Welcome to our new section on Lectio Divina
Method of Bible Reading.
Method of Prayer.
Method of Doing Theology.
(At the same time)
A discipline that is at once simple and profound.
The three stages of Lectio Divina.
The three principles of Lectio Divina.
The text is sacred (text is more than message).
The text speaks to imagination (life experience).
The text is life-giving (celebration of grace and confession of sin).
Fruits of lectio Divina.
Growth in Love (heart of Jesus).
Growth in Wisdom (mind of Jesus)
Growth in Kingdom of God (dream of Jesus).
Stage 1, Lectio (Reading the text).
Reader is in “spectator mode”.
This stage is characterized by a deep respect for the text, listening to the text, familiarization with the text.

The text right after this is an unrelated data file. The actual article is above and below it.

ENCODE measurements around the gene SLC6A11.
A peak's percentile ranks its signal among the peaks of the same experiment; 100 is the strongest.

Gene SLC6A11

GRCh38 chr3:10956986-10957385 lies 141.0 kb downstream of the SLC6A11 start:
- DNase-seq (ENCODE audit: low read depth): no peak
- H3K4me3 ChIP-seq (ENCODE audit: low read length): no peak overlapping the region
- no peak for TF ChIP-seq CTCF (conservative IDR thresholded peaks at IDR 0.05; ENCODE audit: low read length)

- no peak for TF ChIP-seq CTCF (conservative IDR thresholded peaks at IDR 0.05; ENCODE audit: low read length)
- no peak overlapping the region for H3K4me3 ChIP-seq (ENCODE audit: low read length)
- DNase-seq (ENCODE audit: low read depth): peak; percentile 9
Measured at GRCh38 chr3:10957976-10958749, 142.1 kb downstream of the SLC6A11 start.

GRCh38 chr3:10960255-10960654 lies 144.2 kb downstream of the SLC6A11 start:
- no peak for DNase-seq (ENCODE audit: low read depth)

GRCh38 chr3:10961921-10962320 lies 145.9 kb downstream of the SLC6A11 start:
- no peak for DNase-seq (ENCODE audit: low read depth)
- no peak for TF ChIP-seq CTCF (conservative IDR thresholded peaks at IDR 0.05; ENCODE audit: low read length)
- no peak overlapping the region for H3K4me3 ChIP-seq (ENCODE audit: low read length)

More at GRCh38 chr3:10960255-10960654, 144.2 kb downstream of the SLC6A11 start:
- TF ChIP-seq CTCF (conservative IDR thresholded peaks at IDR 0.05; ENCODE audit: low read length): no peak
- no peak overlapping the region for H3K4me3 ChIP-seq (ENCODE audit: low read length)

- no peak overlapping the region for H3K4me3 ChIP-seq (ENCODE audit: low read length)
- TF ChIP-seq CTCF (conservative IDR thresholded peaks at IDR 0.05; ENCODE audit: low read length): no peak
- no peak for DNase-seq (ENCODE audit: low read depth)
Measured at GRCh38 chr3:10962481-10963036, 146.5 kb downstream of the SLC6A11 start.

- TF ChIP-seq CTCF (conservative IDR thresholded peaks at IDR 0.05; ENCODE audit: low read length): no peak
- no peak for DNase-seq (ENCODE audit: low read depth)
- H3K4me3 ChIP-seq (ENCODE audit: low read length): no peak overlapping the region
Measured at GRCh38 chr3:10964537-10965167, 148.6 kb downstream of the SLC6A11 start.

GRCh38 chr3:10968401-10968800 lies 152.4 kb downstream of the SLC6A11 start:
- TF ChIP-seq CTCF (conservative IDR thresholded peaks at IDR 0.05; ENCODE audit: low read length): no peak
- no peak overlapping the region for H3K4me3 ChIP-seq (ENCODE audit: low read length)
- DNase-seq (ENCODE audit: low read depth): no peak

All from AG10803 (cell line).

Read text. Read text aloud. Read again and again for familiarity with content and language.
A. Observe what is given in Text:
Become accustomed to the words, images, metaphors. Hear the words. Feel the words. Enjoy the words. Allow words to sink into consciousness.
Uncover meaning of words (not passage) if required – words in general or particular “biblical words”.
B. Observe the context.
This can be helpful for meditation but not essential in order to enter into and experience ‘the riches’ of the passage.
C. Dividing up the passage for the purposes of Meditation.
Dividing up the passage into sections can make it more accessible for meditation. A ‘section’ is a slice of the passage that contains movement, activity or dialogue.
A helpful principle here is that it is more important to go deeply into one section of the passage rather than to try to cover the whole passage and to end up doing it superficially.